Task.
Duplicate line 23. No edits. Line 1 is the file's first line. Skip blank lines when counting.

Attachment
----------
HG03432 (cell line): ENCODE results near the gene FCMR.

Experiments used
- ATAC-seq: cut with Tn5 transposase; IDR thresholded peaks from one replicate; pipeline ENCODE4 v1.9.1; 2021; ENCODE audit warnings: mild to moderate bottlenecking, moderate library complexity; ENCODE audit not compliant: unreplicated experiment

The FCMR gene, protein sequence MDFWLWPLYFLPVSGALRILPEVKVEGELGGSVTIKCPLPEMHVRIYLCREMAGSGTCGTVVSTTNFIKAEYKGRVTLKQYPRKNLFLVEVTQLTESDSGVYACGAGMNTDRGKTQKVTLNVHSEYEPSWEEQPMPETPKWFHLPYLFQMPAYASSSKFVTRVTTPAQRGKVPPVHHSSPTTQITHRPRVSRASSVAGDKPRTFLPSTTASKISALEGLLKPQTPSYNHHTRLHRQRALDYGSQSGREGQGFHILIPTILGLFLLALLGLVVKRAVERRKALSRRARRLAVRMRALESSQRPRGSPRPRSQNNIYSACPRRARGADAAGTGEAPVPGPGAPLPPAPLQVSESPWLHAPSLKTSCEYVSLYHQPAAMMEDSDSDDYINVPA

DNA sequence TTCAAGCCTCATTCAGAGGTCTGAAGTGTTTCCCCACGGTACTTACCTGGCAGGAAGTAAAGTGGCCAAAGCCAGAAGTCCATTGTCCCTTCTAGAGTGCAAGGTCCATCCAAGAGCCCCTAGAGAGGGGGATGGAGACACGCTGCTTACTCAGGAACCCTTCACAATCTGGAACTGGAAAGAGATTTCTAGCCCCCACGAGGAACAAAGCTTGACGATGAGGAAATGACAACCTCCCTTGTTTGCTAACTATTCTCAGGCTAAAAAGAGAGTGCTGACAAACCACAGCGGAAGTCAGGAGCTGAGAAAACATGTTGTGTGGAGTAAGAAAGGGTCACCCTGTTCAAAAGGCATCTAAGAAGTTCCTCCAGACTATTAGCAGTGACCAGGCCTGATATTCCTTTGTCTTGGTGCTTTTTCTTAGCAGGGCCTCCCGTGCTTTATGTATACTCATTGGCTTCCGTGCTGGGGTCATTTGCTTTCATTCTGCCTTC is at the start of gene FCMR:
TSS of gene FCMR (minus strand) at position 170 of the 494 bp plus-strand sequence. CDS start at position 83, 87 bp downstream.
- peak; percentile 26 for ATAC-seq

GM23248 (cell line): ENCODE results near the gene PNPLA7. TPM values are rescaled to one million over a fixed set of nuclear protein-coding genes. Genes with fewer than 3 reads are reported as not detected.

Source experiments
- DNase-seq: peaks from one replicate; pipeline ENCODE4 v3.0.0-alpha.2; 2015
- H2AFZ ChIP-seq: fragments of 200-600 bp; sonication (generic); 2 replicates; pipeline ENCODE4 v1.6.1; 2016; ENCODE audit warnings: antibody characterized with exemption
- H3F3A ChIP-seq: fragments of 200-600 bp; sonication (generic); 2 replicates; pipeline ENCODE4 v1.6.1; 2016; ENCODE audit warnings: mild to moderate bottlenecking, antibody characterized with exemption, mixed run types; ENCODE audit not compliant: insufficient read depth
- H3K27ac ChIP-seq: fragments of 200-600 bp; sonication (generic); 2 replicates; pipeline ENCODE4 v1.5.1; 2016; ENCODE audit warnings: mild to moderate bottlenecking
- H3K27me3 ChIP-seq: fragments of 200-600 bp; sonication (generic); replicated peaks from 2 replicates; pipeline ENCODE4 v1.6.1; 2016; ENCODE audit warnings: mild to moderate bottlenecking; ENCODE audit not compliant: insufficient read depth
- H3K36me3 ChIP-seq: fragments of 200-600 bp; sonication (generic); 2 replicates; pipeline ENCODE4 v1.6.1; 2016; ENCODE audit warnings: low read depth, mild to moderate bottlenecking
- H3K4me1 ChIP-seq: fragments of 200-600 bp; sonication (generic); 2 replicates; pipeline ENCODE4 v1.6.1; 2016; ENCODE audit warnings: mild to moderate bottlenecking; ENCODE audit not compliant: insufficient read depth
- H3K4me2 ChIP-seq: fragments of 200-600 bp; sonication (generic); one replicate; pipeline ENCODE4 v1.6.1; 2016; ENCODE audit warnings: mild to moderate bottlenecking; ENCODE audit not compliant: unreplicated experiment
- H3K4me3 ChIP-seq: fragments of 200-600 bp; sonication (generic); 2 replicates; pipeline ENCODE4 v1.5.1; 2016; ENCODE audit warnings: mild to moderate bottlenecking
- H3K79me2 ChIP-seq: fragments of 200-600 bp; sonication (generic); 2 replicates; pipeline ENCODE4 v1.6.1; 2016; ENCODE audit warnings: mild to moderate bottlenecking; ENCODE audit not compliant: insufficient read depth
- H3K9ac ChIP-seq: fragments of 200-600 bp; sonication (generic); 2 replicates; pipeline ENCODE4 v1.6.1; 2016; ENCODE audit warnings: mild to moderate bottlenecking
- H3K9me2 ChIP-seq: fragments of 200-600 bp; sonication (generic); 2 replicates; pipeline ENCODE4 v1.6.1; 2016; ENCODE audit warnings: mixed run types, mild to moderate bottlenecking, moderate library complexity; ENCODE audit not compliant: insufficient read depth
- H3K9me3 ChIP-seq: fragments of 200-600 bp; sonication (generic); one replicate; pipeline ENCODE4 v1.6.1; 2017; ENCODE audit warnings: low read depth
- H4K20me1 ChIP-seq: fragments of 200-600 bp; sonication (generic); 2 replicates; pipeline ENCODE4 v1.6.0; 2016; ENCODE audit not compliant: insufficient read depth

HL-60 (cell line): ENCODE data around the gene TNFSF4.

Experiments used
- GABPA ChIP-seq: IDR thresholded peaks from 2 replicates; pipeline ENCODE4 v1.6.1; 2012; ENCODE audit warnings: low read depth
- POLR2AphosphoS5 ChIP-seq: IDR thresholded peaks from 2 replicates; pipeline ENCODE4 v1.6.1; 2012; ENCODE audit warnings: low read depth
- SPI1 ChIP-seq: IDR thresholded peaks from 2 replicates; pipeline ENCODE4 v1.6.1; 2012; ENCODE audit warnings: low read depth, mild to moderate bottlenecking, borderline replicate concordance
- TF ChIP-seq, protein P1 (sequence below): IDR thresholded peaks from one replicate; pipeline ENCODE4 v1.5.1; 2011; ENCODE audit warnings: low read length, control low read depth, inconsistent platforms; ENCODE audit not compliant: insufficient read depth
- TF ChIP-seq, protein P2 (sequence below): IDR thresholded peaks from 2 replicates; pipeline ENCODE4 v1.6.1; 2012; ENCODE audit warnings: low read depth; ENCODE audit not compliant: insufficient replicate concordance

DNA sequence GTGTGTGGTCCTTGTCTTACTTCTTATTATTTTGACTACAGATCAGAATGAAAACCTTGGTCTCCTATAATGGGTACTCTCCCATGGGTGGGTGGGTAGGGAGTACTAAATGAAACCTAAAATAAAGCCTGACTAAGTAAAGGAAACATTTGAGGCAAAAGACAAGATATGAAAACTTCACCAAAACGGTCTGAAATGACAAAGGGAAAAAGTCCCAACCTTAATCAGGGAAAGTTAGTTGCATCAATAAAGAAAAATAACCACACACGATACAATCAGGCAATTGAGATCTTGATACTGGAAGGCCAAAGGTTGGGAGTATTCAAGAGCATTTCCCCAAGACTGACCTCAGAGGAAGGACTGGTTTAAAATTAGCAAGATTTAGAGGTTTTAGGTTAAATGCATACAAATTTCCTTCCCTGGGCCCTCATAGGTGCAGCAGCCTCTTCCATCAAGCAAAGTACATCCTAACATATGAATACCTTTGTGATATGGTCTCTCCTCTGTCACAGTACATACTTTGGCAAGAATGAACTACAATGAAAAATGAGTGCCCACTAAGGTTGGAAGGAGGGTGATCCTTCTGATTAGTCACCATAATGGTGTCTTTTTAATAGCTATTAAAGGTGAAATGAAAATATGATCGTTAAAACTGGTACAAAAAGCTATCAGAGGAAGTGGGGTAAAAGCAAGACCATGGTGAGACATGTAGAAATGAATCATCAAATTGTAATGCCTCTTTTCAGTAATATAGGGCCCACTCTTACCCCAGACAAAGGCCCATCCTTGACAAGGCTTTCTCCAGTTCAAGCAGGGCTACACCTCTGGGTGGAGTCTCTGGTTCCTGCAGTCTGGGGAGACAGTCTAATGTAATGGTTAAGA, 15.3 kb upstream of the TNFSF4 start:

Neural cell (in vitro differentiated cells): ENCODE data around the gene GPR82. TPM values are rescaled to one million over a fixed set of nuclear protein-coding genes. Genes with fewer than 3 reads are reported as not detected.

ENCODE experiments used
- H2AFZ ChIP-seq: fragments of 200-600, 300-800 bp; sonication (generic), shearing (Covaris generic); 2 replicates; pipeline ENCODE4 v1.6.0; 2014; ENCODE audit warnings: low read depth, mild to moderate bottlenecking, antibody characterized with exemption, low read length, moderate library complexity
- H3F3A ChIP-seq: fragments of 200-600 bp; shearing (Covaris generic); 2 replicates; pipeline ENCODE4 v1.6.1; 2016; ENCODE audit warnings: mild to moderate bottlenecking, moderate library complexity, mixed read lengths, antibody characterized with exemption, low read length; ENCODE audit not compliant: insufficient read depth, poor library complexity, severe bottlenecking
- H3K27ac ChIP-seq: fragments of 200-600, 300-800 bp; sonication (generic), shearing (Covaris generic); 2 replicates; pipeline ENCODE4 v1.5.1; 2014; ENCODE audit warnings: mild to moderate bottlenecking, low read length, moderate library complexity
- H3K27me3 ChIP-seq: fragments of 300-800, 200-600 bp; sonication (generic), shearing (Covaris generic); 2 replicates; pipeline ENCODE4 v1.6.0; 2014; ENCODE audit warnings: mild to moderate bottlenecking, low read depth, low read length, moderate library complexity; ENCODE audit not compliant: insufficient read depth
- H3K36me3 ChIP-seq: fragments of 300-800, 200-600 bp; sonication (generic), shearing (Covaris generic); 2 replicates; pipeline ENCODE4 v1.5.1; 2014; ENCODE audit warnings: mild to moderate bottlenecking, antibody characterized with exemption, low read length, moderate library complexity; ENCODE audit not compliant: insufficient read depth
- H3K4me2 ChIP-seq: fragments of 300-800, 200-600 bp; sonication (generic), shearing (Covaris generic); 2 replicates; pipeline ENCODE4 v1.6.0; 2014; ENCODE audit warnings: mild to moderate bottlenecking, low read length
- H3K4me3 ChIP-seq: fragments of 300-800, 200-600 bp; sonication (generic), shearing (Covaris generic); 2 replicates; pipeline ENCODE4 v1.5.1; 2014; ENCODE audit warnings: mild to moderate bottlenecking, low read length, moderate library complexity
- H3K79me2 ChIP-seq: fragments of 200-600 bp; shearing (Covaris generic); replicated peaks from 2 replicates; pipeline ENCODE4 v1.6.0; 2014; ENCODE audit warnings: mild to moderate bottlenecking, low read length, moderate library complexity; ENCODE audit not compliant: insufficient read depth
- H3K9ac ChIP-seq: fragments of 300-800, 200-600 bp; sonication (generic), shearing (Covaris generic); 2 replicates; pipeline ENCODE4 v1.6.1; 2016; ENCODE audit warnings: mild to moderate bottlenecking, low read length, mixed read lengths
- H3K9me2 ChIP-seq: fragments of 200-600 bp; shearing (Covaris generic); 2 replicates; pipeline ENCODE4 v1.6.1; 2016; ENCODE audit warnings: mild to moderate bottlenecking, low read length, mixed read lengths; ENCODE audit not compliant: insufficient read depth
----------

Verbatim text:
- H4K20me1 ChIP-seq: fragments of 200-600 bp; sonication (generic); 2 replicates; pipeline ENCODE4 v1.6.0; 2016; ENCODE audit not compliant: insufficient read depth